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Our corals then went to meet the press on Sultan Shoal island. Eugene Goh from DHI shares a little about the different types of coral that can be found in our waters, with MPA Chief Executive, Andrew Tan, as many journalists listened in.

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Journalists were allowed to briefly handle the coral, and it was a unique opportunity land dwellers to get real close and tactile with these ancient sea animals.

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As the corals cant take being out in the sun for too long, it was time to get them back under their moist towels and head to their recipient site at Sisters Island.

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It took a handful of people to safely and gently lower the loaded coral baskets back into the water.

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Once back on the reef, our job is to find a new home for our corals. It’s like a wild 3-dimensional jigsaw puzzle was we rotated corals around and scouted all areas of the reef that would be a nice fit for the base of the corals, like the one in the photo above! You almost can’t tell that the boulder coral isn’t actually growing on the reef!

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Here’s what it looks like after we stuck it up with cement.

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Here’s a plate coral and boulder coral before cementing…

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And after cementing. It may look a bit messy now, but after installing all the corals, we swam over to other parts of the reef where other volunteers had been planting harvested corals since the middle of past year. Once the coral has fastened itself back onto the reef, and algae and other encrusting material take over the cement, it is almost impossible to tell that that coral was artificially installed! But it also means that really good sites were chosen for us for the relocation by the scientists at DHI!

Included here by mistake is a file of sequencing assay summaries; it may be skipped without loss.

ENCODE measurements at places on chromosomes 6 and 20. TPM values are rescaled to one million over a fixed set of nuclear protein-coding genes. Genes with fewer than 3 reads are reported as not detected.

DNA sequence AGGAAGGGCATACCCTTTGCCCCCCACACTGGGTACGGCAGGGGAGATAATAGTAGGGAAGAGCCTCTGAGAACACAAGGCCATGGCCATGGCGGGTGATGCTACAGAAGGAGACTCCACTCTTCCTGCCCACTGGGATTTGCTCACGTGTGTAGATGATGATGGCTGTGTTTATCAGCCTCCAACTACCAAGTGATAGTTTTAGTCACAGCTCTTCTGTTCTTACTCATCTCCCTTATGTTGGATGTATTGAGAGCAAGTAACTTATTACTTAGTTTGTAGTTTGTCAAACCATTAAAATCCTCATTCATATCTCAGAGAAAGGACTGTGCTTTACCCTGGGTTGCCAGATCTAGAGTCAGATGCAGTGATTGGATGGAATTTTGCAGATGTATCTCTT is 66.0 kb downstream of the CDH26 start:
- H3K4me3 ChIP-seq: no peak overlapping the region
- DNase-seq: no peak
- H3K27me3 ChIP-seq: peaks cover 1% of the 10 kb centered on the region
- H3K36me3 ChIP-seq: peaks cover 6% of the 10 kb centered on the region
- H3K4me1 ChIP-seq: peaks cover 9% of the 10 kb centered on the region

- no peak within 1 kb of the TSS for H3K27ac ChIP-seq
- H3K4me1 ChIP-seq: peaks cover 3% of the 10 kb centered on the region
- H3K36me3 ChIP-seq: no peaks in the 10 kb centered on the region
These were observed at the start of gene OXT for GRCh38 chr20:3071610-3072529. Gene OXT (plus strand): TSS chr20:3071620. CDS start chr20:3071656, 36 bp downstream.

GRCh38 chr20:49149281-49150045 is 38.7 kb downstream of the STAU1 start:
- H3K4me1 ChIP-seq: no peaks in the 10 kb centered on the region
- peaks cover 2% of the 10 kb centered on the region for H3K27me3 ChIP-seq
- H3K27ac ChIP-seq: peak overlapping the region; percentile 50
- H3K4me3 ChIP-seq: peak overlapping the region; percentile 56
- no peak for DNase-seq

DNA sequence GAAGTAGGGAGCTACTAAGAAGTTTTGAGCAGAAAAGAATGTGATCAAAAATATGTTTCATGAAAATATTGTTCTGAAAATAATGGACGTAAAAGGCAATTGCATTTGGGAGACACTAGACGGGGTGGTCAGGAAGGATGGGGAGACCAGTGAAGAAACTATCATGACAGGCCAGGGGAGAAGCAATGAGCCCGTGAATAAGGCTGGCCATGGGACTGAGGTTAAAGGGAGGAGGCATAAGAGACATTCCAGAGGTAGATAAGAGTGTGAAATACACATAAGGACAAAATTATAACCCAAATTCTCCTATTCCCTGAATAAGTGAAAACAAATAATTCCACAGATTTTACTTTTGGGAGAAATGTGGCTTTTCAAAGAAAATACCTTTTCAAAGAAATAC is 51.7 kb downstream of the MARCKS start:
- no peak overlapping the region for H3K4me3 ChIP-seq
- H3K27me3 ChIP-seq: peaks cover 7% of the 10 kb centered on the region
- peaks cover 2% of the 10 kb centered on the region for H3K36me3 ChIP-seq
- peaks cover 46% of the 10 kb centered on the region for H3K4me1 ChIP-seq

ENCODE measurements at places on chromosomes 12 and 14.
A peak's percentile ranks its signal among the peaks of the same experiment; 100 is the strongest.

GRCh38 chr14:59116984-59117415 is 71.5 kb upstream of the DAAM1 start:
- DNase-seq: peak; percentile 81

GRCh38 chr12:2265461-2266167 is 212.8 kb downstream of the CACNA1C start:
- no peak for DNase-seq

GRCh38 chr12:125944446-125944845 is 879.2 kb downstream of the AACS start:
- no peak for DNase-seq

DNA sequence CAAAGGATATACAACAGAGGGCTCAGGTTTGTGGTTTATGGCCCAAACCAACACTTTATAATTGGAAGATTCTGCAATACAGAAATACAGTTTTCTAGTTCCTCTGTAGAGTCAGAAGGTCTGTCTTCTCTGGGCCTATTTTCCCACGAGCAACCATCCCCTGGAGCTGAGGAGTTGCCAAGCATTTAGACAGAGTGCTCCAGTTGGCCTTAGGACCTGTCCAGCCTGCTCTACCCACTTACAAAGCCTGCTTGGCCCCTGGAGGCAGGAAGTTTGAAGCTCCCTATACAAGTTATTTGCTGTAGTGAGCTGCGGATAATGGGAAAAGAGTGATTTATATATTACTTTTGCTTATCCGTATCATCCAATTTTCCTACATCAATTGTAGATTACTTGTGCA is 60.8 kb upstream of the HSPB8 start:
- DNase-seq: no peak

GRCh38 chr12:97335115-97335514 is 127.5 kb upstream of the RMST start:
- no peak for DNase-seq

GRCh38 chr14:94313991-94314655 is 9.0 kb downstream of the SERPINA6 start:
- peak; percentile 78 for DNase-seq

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Some curious butterflyfish came close while we were installing the coral

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Another newly installed coral colony

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The reefs of Sisters Island already have many large and beautiful coral colonies! Most of them, like this one, had more than one maroon-coloured crinoid perched on top of the colony! And what great vis! It really allowed us to enjoy the dive and observe the entire reef scape. There was a lot of activity! Divers saw at least two pufferfish, schools of parrotfish feeding, and damsels getting cleaned by wrasses

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There were three Blue-spotted fantail rays too! Two in crevices such as this, and one that was free swimming in the water! It swam past too fast for me to grab a pic! But they look so gorgeous when they are swimming.

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There were also many nudibranches and flatworms. What a special opportunity it was to be a part of this project. The Hantu Blog is very pleased to participate in these activities that are usually reserved for scientists, as well the rare privilege to dive a part of Singapore waters that is usually closed off to the public! I look forward to re-visiting the reefs at Sisters to find out how well the corals we transplanted today have adapted to their new home.

To learn more about the Tuas reclamation project, see Ria Tan’s post.